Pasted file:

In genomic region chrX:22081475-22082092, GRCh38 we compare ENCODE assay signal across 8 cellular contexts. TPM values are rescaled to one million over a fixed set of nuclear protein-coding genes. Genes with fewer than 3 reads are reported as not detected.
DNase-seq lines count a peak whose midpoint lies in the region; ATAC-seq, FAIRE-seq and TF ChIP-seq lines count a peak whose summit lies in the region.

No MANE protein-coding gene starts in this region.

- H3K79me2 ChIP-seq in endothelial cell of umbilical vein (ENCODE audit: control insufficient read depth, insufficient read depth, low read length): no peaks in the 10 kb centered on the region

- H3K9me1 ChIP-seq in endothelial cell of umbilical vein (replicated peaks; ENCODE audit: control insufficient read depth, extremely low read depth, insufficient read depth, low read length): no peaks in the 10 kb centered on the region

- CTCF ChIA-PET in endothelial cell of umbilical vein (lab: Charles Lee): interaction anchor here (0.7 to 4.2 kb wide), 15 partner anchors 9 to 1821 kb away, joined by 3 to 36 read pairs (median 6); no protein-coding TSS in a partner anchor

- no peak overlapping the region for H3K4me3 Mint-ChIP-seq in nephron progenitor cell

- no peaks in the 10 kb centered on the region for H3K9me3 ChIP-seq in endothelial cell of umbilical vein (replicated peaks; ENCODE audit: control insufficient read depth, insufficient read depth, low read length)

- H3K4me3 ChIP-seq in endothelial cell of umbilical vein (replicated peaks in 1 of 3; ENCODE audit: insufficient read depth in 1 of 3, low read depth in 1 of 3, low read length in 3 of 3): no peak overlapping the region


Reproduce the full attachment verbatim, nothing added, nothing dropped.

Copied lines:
In genomic region chrX:22081475-22082092, GRCh38 we compare ENCODE assay signal across 8 cellular contexts. TPM values are rescaled to one million over a fixed set of nuclear protein-coding genes. Genes with fewer than 3 reads are reported as not detected.
DNase-seq lines count a peak whose midpoint lies in the region; ATAC-seq, FAIRE-seq and TF ChIP-seq lines count a peak whose summit lies in the region.

No MANE protein-coding gene starts in this region.

- H3K79me2 ChIP-seq in endothelial cell of umbilical vein (ENCODE audit: control insufficient read depth, insufficient read depth, low read length): no peaks in the 10 kb centered on the region

- H3K9me1 ChIP-seq in endothelial cell of umbilical vein (replicated peaks; ENCODE audit: control insufficient read depth, extremely low read depth, insufficient read depth, low read length): no peaks in the 10 kb centered on the region

- CTCF ChIA-PET in endothelial cell of umbilical vein (lab: Charles Lee): interaction anchor here (0.7 to 4.2 kb wide), 15 partner anchors 9 to 1821 kb away, joined by 3 to 36 read pairs (median 6); no protein-coding TSS in a partner anchor

- no peak overlapping the region for H3K4me3 Mint-ChIP-seq in nephron progenitor cell

- no peaks in the 10 kb centered on the region for H3K9me3 ChIP-seq in endothelial cell of umbilical vein (replicated peaks; ENCODE audit: control insufficient read depth, insufficient read depth, low read length)

- H3K4me3 ChIP-seq in endothelial cell of umbilical vein (replicated peaks in 1 of 3; ENCODE audit: insufficient read depth in 1 of 3, low read depth in 1 of 3, low read length in 3 of 3): no peak overlapping the region